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Qantas bombshell meets worst-case forecasts

February 28, 2014 Financial, Headline News 1 Comment Email Email

egtmedia59Qantas yesterday delivered the expected bombshell and massive half-year loss, living up to the worst expectations of analysts. Some are now saying that the real job losses could be between 5500 and 7000, including part-timers.

The official Qantas figure is 5000 by financial year 2017.

The carrier blamed “market conditions” and the “uneven playing field in Australian aviation policy”. The results were particularly galling as they fell on the same day Air New Zealand declared a record interim profit for the same period of time. TICBanner

Qantas posted a record AUD 252 million first-half loss, which chief executive Alan Joyce called “an unacceptable and unsustainable result”. Although Joyce remains optimistic that the airline’s new strategy will return it to profitability, calls are mounting for him to resign.

In short, the recovery strategy is:

• AUD 2 billion cost reduction, including 5000 jobs

• More than 50 aircraft to be deferred or sold

• AUD 1 billion capital expenditure reduction

• Core investment in customer service to continue

Joyce said Qantas would take action to permanently reduce costs in all parts of the Qantas Group through to the 2017 financial year, including fleet and network changes, productivity improvements, consolidation of business activities, new technology and procurement savings. More than 50 aircraft will be deferred or sold and the Group’s workforce will be reduced by 5000 full-time equivalent positions by financial year 2017.

Qantas has reached agreement on the return of its Brisbane Airport terminal lease, together with related assets, to the airport owner at a cash value of AUD 112 million. The broader structural review of the Qantas Group portfolio continues “and no final decisions have been made on other assets”.

Joyce said Qantas would do everything in its control to overcome “some of the toughest market conditions” it had ever faced.

“It’s clear that the market Qantas operates in has changed, with structural economic shifts exacerbated by an uneven playing field in Australian aviation policy,” he said.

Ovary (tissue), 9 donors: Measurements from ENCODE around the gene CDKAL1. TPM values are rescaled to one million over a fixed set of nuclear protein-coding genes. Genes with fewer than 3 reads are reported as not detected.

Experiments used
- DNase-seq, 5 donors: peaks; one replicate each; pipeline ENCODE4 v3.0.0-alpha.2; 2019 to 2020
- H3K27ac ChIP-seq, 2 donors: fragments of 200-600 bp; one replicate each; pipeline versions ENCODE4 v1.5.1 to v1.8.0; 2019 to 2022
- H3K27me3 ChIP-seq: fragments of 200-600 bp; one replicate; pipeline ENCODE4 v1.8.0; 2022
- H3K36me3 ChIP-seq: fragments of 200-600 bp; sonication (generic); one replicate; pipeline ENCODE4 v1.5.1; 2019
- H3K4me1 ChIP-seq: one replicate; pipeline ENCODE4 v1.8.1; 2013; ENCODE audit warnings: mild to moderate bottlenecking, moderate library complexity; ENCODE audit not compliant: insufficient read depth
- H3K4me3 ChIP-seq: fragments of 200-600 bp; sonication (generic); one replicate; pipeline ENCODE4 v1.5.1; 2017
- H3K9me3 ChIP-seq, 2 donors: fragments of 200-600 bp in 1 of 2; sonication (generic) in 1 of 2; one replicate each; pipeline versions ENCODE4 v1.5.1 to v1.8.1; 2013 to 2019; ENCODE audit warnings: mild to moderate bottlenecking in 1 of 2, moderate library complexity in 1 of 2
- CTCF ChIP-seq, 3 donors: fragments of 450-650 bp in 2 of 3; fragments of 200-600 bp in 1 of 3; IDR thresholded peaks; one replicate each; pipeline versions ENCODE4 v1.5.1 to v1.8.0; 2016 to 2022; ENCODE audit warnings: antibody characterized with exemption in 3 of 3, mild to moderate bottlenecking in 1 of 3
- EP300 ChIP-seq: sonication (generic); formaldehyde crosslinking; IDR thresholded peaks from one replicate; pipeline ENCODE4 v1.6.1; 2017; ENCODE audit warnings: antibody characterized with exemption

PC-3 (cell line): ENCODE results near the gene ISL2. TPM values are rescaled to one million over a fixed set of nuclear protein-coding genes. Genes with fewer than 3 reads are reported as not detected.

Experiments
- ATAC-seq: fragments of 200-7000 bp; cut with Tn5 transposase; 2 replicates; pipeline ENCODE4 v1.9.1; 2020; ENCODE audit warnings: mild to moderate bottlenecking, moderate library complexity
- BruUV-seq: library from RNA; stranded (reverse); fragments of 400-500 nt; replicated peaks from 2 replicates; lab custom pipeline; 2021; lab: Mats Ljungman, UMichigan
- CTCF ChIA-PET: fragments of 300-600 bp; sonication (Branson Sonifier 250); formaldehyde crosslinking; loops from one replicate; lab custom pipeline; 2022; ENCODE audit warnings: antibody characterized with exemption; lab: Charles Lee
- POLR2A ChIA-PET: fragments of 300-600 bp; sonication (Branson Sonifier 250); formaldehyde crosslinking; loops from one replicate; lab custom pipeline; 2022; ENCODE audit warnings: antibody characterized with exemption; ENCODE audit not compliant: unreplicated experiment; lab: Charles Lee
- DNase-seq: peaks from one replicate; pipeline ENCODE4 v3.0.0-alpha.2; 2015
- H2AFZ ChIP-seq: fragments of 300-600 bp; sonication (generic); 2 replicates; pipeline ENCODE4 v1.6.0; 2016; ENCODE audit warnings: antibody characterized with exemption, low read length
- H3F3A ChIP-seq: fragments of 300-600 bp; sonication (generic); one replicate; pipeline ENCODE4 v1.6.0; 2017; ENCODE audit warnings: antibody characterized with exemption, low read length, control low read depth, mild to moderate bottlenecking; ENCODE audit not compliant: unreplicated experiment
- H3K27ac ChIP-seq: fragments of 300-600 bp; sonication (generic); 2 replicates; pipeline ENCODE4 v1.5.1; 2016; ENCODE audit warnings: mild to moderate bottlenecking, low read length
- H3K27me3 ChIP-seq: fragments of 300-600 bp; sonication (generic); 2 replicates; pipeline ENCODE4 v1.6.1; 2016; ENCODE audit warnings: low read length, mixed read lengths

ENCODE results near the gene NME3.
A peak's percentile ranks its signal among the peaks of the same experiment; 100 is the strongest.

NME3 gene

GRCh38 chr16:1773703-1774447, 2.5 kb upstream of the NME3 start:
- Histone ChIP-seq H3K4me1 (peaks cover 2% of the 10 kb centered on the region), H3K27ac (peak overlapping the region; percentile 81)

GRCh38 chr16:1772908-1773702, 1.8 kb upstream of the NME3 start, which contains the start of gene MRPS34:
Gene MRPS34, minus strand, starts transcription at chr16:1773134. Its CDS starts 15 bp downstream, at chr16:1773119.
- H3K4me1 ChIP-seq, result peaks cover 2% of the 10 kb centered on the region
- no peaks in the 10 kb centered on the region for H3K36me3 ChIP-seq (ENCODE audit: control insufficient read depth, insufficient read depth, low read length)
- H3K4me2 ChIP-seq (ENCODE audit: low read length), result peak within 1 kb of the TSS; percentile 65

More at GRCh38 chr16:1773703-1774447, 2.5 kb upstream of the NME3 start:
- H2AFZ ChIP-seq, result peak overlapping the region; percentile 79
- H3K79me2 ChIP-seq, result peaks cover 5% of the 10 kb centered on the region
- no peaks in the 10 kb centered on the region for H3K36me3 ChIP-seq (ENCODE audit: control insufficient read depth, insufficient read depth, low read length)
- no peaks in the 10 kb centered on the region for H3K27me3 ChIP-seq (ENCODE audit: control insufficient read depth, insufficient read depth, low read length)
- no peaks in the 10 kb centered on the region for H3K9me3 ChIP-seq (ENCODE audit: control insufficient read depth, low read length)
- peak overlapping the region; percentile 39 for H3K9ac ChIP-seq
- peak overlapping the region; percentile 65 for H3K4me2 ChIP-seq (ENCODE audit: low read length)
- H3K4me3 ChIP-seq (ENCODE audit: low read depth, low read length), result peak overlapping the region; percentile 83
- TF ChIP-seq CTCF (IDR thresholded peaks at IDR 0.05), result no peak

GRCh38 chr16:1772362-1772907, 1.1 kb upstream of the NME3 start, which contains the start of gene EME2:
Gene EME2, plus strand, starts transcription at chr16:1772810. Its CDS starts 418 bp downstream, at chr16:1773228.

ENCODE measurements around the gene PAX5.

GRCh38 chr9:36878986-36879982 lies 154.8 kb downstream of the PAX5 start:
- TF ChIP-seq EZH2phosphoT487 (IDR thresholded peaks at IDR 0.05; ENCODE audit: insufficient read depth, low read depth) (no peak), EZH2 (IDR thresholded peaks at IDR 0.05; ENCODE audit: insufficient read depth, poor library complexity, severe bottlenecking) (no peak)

“Qantas’ competitors have increased capacity to Australia by 46% since 2009, more than double the world average, at a time of record fuel costs and economic volatility,” he said.

“To reach AUD 2 billion in cost cuts over three years, we have to work our assets harder, become more productive, retire older aircraft, and make sure that our fleet and network are the right size. We must defer growth and cut back where we can, so that we can invest where we need to.

“We have already made tough decisions and nobody should doubt that there are more ahead.”

Meanwhile, the expansion of Jetstar in Asia has been halted. In Singapore, “growth has been suspended by the Jetstar Asia Board until such time as conditions improve,” a Qantas statement said.

Passengers to Singapore on full-service Qantas Internaitonal will fare no better – flights from Sydney and Brisbane to Singapore will be downgraded from B747s to Airbus A330s by September this year.

Qantas International will withdraw its Perth to Singapore route by this May, leaving that major Australian city with no regular international Qantas flights.

Jetstar International receive only 11 out of 14 Dreamliner 787-8s. The last three have been deferred. Jetstar Hong Kong remains in limbo. It has failed so far to get a Hong Kong operating certificate.

Deliveries of the last eight of Qantas’ A380s on order have been deferred.

Latest indications suggest that any Government help for Qantas, if it comes, may not come soon.

It suits the Government to have Qantas around when needed, however. In early 2011, when riots in Egypt threatened the safety of Australian tourists and business visitors there, the Government quickly chartered a Qantas aircraft to fly in and evacuate Aussies from Cairo.

Written by : Peter Needham

Currently there is "1 comment" on this Article:

  1. AgentGerko says:

    1. Too much competition
    Qantas has less competitors now than almost any time in its history. KLM, Air France, Northwest, Continental, All Nippon, Egyptian, Gulf Air and dozens of other carriers were forced out of the Australian market by QF. The only big competitor to hit Oz in the last decad is Emirates and thats the QF partner.
    2. Domestic competition
    For decades we had a two airline system – Qantas vs Ansett. What have we now? Qantas (who own Jetstar) vs Virgin (who own Tiger) so in reality we have a two airline system. Whats changed?
    3. Skyrocketing fuel
    Does United, JAL, Air NZ, etc not buy fuel? Did QF strike a deal so much worse than everyone else? No, fuel is a cost every airline bears and the majority pay the same as QF yet still maintain profitability.

    QF’s problem is two fold. They bought the wrong aircraft and they bought the wrong CEO. Who was the idiot who let Mr Borghetti go and thought ‘Hey, lets hire the boss of a bucket shop operation by offering him zillions of dollars? He can’t do any worse than people who already know the airline inside and out.’

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